Wilding Waterhall

Restoring chalk grassland, improving biodiversity and supporting public engagement on a former council golf course.

What Wilding Waterhall is

At Wilding Waterhall nature reserve we are working to restore rare chalk grassland and improve habitats for our local wildlife. Insects, birds, and bats will all benefit.

The reserve will provide the perfect living classroom. It will connect local residents and communities with our internationally important local environment. We can show you the vital role it plays in positively tackling climate and biodiversity emergencies.

With the help of grazing animals, we will return the 90-hectare (222 acre) site to nature and have designated it a Local Nature Reserve. Rewilding the old golf course in this way will create a rich mosaic of downland habitats. This will include chalk grassland, biodiverse native scrub, woodland, and dew ponds.

You can watch the Wilding Waterhall video below to find out more.

a view of rolling green hills down toward the sea. A patchwork of different habitats can be seen - shrubs, trees and grassland

Improving health and wellbeing

Nature can generate a multitude of positive emotions. Feeling connected to nature can improve mental health. It lowers depression and anxiety levels. As part of the project we also hope to ‘re-wild’ residents of Brighton and Hove. We want to promote better health and wellbeing.

We’ll be installing an extensive network of marked trails across the site to guide people around this spectacular landscape.

We'll be collaborating with local schools to host outdoor lessons. Giving children a chance to head out of the city, the lessons will help inspire a love for nature. A lasting connection to the great outdoors for the next generation.

Restoring nature and reducing the effects of climate change

In 2018 Brighton and Hove City Council declared climate and biodiversity emergencies. Restoring areas of natural landscape like Waterhall helps to:

  • capture carbon
  • cool the city
  • clean our air
  • reduce flood risk
  • provide homes for our declining wildlife populations

Chalk grassland is sometimes called 'Europe's tropical rainforest' due to its varied wildlife. Each square metre is home to up to 40 species of plants. This includes rare orchids and Sussex's county flower – the round-headed rampion. Since the Second World War we've lost over 80% of our special chalk grassland habitats.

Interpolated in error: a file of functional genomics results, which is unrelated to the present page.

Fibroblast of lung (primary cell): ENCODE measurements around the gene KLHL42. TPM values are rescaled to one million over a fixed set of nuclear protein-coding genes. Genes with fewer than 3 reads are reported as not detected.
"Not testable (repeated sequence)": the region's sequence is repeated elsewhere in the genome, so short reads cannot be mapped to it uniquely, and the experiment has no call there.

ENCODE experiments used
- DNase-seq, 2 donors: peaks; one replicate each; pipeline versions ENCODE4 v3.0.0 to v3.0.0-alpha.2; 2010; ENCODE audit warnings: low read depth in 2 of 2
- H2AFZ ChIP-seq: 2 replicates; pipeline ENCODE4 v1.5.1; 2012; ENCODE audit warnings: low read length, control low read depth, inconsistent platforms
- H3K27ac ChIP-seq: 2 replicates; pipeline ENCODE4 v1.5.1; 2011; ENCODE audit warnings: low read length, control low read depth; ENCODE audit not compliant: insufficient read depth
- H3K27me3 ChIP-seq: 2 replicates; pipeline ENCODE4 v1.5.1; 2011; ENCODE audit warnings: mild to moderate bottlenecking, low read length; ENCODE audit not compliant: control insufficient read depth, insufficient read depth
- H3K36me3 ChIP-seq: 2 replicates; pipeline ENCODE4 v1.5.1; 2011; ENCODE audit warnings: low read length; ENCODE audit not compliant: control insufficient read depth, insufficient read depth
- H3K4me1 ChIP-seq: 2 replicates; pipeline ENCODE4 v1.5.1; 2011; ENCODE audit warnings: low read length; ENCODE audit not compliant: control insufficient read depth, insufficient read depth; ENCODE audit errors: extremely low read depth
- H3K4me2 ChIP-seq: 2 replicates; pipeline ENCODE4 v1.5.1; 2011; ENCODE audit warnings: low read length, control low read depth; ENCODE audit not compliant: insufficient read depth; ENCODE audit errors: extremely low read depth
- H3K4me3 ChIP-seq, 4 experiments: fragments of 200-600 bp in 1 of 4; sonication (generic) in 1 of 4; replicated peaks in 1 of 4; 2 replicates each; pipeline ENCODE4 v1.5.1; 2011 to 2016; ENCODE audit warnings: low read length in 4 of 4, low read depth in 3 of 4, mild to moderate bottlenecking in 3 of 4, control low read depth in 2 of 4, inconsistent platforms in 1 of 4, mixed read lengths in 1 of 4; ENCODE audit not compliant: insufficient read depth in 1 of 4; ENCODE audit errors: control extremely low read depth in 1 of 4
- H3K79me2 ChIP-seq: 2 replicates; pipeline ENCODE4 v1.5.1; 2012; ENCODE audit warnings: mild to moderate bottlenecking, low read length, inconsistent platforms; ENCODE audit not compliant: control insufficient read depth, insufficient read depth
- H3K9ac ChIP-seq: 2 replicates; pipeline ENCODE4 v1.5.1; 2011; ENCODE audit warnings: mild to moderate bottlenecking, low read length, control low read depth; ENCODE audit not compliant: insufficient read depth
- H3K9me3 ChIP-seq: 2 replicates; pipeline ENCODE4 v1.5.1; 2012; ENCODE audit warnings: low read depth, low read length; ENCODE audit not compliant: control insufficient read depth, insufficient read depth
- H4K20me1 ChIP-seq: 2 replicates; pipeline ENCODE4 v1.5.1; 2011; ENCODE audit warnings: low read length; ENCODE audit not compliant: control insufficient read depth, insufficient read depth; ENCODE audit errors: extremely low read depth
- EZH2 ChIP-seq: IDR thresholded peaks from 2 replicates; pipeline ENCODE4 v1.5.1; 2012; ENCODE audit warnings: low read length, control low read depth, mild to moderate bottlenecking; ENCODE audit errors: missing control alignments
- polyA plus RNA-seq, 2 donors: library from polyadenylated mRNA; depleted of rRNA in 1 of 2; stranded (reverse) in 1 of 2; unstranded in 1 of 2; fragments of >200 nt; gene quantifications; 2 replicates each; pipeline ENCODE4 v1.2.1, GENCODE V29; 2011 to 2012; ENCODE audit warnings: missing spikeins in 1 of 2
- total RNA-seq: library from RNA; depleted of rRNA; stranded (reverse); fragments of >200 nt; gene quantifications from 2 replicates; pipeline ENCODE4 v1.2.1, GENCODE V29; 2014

A wilded Waterhall will help restore nature. It will provide a haven for a variety of animals and plants. As well as enhancing biodiversity, the project will create local nature recovery networks. These will be able to absorb and store more carbon. It helps the council fulfil its commitment of becoming carbon neutral by 2030.

Biodiversity is our planet’s life support system. Restoring nature underpins the health and wellbeing of people and wildlife in an era of climate change.

What to see - habitats and wildlife

The chalk grassland on site is already home to a wonderful variety of downland plants. These add a splash of colour to the landscape from April to October. Cowslips are often first to appear, with yellow rock rose, purple knapweeds and stunning blue harebells following on.

We have chalk specialist butterflies, such as the silver spotted skipper and adonis blue. They love to sip nectar from the rich variety of flowers during the summer months. Food and shelter in the reserve supports important protected species of reptiles and mammals.

You can find natural scrub areas dotted across the site. Packed with species like hawthorn and dog rose, these are a valuable source of berries for wintering birds and small mammals. These areas also provide safe bird nesting havens in the spring.

Dew ponds were historically installed by farmers across the South Downs as a source of water for their grazing sheep. In an otherwise dry chalky landscape, these oases are vital watering holes for many species. The dew pond at Waterhall is an important part of this network.

Four Sussex Red cattle stand in a line on a hillside, facing toward the camera

Photo credit: Roly Puzey, 2022